If Community was a bit too mean for its own good this week, Parks & Rec was at its loveliest, fuzziest best. I can't think of any other comedy which has been filled almost exclusively with characters so well meaning and so determined to turn life's lemons into lemonade (for want of a less agonising cliché). It gives the series and its comedy a distinctive flavour, drawing a great deal of its laughs from watching these affectionate and charming people stumbling their way towards what they hope is a better town for everyone. Even their flaws - like Leslie's utter disdain for the people of Eagleton and her horror at discovering she is technically one of them - are all sorts of adorable. Only Parks & Rec could pull off a scene where a good-looking man tries to manipulate a desk clerk into giving her what he wants, only for him to come out as the sympathetic one after being rebuffed.

There's almost not a great deal to say about 'Born And Raised' other than that it emphasized many of the series' finest points. The episode thoroughly disarmed my initial cynicism that it was going to be nothing more than a thirty-minute long promotion for a spin-off book by making it so integral to the plot that it was more than satisfying enough as a narrative device to make up for any marketing purposes it may also have been engaged in. It also brought out the full, glorious ludicrousness of the Pawnee townspeople, which never fails to be a joy. Public meetings are one of the series' most enjoyable sources of laughs, with Leslie having to argue against the increasingly incomprehensible logic of the locals to make her point. This time she was at the centre of their ire, after being accused - sorry, GOTCHA!'d - on television for, unbeknownst to her, not actually having been born in Pawnee.

Naturally, the townspeople aren't all that thrilled about this, especially since Leslie is running for office and staking her reputation on being a local champion, meaning there was only one man she could call on. Previously through dead by the President...'s enemies, Burt Macklin and his on-again-off-again sunglasses were back in action. As far as comedic alter-egos go - and there's a terrific list of some of the best ones over at fellow entertainment blog The Oncoming Hope - Burt never fails to amuse for channelling Andy's boundless puppydog enthusiasm into a character who is supposed to be cool and badass. Who else could vault a desk with quite such glorious clumsiness?

The second plot involved Ben and Tom, who have been paired together twice now in these early episodes and both times been highlights. It's easy to understand why: Ben's exasperated intelligence has a perfect foil in Tom's completely naive, misplaced self-belief. This time around they were taking a talk show host out to dinner in order to get her to sponsor Leslie's book, only to discover that she is recently divorced and very, very hungry for men. Specifically, Tom-shaped men.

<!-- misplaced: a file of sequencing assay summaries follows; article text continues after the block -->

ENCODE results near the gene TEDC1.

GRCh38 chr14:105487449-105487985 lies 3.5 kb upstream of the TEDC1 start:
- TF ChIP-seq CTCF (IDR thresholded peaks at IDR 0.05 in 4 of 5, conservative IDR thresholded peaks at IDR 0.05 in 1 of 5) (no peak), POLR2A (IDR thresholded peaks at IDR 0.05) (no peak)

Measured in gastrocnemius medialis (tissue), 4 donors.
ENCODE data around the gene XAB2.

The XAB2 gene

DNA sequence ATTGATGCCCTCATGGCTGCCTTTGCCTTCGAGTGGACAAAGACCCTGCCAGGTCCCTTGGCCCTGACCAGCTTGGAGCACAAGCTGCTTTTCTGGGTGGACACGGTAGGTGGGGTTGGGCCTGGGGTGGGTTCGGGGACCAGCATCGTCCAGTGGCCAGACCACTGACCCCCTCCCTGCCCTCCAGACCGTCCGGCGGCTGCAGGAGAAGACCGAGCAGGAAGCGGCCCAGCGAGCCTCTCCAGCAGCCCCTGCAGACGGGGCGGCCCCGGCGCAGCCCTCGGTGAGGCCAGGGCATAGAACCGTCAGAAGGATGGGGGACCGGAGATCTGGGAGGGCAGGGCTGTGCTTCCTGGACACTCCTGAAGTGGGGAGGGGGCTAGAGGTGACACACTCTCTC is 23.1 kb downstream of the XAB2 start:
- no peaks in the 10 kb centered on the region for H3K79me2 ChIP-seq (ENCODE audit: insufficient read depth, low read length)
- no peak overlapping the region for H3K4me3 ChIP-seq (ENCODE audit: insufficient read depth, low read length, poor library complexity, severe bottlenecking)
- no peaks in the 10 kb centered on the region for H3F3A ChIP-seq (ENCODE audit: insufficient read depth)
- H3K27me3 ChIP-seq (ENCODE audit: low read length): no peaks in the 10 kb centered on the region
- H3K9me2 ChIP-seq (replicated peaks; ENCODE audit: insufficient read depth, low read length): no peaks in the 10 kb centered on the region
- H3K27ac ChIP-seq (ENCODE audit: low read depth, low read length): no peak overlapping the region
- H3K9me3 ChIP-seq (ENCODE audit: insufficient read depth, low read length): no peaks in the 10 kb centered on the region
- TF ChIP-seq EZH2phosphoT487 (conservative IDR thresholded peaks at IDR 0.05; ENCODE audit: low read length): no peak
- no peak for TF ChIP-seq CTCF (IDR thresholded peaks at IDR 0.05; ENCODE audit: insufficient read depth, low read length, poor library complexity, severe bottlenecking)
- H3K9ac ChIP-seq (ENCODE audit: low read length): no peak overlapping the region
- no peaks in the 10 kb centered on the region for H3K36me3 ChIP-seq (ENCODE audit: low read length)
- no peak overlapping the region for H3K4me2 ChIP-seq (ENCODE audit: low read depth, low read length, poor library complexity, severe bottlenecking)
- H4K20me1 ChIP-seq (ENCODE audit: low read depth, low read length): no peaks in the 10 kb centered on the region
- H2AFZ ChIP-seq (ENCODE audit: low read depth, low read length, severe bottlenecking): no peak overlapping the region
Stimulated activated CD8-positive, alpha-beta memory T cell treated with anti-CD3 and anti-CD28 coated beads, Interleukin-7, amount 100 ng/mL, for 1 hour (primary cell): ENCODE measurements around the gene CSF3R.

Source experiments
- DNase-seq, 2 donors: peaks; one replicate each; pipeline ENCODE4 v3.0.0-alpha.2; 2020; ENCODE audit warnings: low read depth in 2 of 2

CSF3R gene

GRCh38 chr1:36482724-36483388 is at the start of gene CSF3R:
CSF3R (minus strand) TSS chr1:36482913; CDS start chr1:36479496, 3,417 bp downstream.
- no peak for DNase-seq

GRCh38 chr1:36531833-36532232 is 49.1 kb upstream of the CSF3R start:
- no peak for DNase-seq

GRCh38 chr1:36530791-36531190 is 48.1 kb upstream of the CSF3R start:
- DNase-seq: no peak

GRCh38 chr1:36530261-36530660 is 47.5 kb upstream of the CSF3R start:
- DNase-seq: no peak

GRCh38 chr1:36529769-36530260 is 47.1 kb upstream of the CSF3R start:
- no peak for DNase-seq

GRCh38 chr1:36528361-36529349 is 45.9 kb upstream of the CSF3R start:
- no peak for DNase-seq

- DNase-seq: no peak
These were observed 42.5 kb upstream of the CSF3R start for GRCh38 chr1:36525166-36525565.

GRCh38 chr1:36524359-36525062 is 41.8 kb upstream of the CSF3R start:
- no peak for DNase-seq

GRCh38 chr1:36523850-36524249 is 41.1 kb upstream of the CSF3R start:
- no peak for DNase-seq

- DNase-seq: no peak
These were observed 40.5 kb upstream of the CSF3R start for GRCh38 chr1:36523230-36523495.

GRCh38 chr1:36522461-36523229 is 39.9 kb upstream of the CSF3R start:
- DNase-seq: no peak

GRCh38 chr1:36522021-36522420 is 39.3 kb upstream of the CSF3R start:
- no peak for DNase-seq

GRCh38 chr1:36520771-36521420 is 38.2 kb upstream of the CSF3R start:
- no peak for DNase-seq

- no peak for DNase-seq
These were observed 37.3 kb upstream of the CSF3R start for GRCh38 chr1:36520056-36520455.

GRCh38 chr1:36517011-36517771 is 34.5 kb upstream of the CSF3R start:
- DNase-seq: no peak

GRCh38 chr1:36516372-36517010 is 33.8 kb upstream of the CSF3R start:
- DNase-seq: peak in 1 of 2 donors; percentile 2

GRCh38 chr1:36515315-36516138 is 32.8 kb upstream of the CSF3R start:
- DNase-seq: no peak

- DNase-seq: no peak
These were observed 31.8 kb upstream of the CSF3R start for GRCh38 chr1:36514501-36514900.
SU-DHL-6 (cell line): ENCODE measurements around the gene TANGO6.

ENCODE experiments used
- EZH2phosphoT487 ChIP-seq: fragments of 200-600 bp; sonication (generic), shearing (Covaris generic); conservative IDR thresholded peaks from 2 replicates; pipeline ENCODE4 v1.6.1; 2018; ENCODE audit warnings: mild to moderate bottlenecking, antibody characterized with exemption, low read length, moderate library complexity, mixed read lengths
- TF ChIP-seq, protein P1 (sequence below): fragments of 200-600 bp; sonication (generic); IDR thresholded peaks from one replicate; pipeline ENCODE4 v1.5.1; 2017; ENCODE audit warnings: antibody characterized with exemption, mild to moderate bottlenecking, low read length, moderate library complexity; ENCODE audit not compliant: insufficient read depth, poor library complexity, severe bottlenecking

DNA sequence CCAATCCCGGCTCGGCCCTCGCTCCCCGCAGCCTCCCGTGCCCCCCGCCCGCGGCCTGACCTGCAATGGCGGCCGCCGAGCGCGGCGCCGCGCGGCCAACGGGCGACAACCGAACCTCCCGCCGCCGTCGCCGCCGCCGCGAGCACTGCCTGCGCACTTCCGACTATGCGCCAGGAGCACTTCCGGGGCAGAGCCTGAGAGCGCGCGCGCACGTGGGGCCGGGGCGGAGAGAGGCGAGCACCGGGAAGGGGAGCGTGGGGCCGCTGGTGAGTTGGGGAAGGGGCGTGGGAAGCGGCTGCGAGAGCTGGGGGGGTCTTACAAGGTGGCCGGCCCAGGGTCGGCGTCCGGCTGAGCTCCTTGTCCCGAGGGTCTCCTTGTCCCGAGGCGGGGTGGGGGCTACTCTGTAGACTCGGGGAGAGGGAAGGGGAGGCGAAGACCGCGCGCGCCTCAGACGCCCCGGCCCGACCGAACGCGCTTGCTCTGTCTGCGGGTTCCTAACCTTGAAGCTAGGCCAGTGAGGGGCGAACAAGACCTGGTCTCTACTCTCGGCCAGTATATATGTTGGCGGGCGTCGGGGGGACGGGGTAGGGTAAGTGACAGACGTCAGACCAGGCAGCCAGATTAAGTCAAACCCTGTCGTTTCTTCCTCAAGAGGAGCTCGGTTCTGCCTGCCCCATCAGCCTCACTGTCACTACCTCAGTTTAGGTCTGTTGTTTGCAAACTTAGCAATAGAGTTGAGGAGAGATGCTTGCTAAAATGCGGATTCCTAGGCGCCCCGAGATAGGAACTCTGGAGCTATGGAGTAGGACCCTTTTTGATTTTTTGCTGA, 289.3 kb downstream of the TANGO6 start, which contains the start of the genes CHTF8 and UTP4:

From her getting more and more drunk as the 'date' went on, Tom's utter terror at the prospect of actually having to sleep with her and Ben's general appal at the whole situation, barely a second went by without some fantastic line ("Is she going to powder her vagina?") or interplay between the actors. I'm also loving how annoyed Ben gets when Tom labels him as a complete nerd, only for him to then be unable to hold himself back when given the opportunity to indulge that side of him, be it 'fun' paperwork, Peter Jackson's interpretation of Lord Of The Rings (not a fan) or J.J. Abrams' Star Trek sequel.

The episode's sole flaw was that its C-plot, where Ann Perkins tried to get Ron and April to have a friendly chat with her, didn't really go anywhere and exposed how little we really know about Ann so far. She's Leslie's friend and she's lovely, but is definitely the least developed of the main cast and the one that the writers most obviously struggle to know what to do with. Rashida Jones is, of course, fantastic and there were some hysterical moments in her ongoing setbacks, be it April expertly rebuffing her questions ("Who's your favourite character from Sex And The City?" "...Alf.") or Ron Swanson whittling a working flute from a twig, which he then used to musically mock her.

Ann's best position is as the straight woman, bringing out the best from other characters, which she certainly did last night - if only the plotline had any relevance to to what was going on elsewhere, it would have been the icing on the cake. But it did have Ron giving a tiny smile at April throwing his own tactic back at him, so all is forgiven in the end.


OTHER ARTICLES YOU MAY ENJOY

1 comment:

theoncominghope said...

Glad I'm not the only one who really disliked Community this week!

I seem to be in the minority about Parks this week though. While still good, I thought it was a bit too on-the-nose.